Brett’s Story

Brett’s Story

After emigrating to WA from South Africa in 2013, Brett Driessen’s life took a life-threatening turn when an unknown virus invaded, and ultimately, destroyed his heart.

Brett and his family had just settled in to their new home in Secret Harbour when he started to feel tired and developed flu-like symptoms. Thinking it was something that would resolve itself, Brett ignored the symptoms for two weeks before seeing his GP.

“I spent three days doing tests, but they couldn’t find anything. On the third day I was greyish, with blue lips and the doctor said I needed to get to hospital.” Mr Driessen said.

“They thought it was my gallbladder and decided to do surgery the next morning.”

A final ultrasound prior to the scheduled surgery revealed a far more serious circumstance for the young husband and father of two. Instead they found Brett was experiencing chronic heart failure, suspected to be caused by an unknown virus.

“They don’t know what virus, where I got it, or how long for, but it absolutely ruined my heart; my whole heart was virtually useless.”

The keen swimmer, who describes the water as his “happy place”, grappled with the news.”The whole time I was denying it, my mind was blown. I’m not overweight, or a smoker or drinker and I couldn’t believe it was my file they were looking at.”

After three months of unsuccessful medicinal treatment Brett was placed on the transplant list, beginning what was to become an anxious seven month wait for a donor heart.

“You put everything else on hold because you don’t want to be in the middle of something busy or important when the call comes in” Mr Driessen said. “When you’re on the waitlist you can’t be more than an hour from the hospital.”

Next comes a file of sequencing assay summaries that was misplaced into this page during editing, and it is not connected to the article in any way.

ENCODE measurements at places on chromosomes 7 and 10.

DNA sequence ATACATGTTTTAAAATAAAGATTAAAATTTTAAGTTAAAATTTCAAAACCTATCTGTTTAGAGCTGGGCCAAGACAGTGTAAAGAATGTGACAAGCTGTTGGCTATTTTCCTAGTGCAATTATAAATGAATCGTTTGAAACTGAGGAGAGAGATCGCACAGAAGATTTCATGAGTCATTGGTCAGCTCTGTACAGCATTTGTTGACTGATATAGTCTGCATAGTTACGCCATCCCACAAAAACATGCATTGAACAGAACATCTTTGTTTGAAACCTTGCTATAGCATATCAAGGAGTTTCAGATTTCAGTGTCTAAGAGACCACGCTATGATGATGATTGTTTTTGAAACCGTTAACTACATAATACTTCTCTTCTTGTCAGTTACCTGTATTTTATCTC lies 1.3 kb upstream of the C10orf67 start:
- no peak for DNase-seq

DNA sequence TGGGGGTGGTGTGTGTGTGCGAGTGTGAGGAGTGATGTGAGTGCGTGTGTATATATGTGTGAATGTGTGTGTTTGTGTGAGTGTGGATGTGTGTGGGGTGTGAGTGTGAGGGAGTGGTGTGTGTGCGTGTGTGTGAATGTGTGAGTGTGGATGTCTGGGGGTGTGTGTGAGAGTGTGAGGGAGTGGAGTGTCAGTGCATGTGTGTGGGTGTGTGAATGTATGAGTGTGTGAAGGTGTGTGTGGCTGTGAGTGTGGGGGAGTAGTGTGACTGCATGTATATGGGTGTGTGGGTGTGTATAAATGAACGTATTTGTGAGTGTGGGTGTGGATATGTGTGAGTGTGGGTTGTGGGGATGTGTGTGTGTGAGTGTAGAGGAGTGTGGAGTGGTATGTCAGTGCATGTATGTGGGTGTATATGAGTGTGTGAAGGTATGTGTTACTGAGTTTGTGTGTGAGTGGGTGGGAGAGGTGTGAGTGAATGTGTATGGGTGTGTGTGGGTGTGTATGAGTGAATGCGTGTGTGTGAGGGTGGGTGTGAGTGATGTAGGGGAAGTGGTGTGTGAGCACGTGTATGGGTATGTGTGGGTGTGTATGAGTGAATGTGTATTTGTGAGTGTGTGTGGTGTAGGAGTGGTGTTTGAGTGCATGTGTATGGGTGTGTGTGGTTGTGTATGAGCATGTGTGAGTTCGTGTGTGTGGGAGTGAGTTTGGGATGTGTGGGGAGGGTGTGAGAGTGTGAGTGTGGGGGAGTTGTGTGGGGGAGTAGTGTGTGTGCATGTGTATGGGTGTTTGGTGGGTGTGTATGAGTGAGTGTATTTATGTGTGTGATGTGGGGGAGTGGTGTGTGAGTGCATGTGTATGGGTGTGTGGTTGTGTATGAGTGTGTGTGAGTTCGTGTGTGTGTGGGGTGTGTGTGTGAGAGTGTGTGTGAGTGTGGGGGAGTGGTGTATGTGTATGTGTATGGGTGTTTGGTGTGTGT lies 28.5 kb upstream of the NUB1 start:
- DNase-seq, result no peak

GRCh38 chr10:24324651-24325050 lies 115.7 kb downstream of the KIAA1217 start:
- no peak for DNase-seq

That call finally came on a Saturday morning and thanks to the WA Heart and Lung Transplant team at Fiona Stanley Hospital, Brett was fortunate enough to be back on the path to good health within 24 hours.

“When my phone call came seven months later I thought it was a joke. I asked the nurse to repeat that it wasn’t a drill. That was on a Saturday morning, 24 hours later I had a new heart.”

Pictured above front, from left: Dr Warren Pavey, Cardiac Anaesthetist and Chairman Heart and Lung Research Institute WA (HLRI), Mr Rob Larbalestier AO, Head of Cardiothoracic Surgery, Fiona Stanley Hospital & HLRI Member.

The first heart transplant was performed in WA in 1995, when Esperance man Rodney Western received the gift of a heart by a new team led by cardiothoracic surgeon and WA transplant service pioneer Mr Rob Larbalestier AO. Before the establishment of the service, Mr Western, then 35, had moved his family to Victoria for a year, but with the opening of the new service they were able to return home.

Since then, more than 198 lives have been saved by the team which is still led by Mr Larbalestier and continues to improve through a team of dedicated researchers who believe there is much to be done to improve the incidence of, and success rate, of heart and lung transplants.

Too many potentially useable donor heart and lungs are discarded for potentially reversible causes” Mr Larbalestier said. 

“More vital research is required in organ resuscitation to expand our donor pool and offer transplants to people desperately waiting on ever lengthening waitlists.”

Mr Driessen will join Mr Larbalestier and the research team for a free community forum on 25 July to share his story of survival and encourage others to donate as part of the federal government’s DonateLife Week advocacy. Brett is positive for the future, knowing he has been given a new lease on life as the result of the most generous sacrifice.

“From the donor’s side, their family has lost a loved one, and you have received this precious gift, a second chance. It’s something to be treasured. I would imagine the donors family would rather the gift be used to its fullest potential rather than to someone who would sit around being miserable and reflecting on the circumstances before their transplant.”

When asked why people should give to medical research Mr Driessen responded

“The more we know the better position it puts us in to help fix things when they break. Conversely, once they have been fixed, it helps us get better quicker… it enables us to do the things we love to do. It saves lives, it helps people.”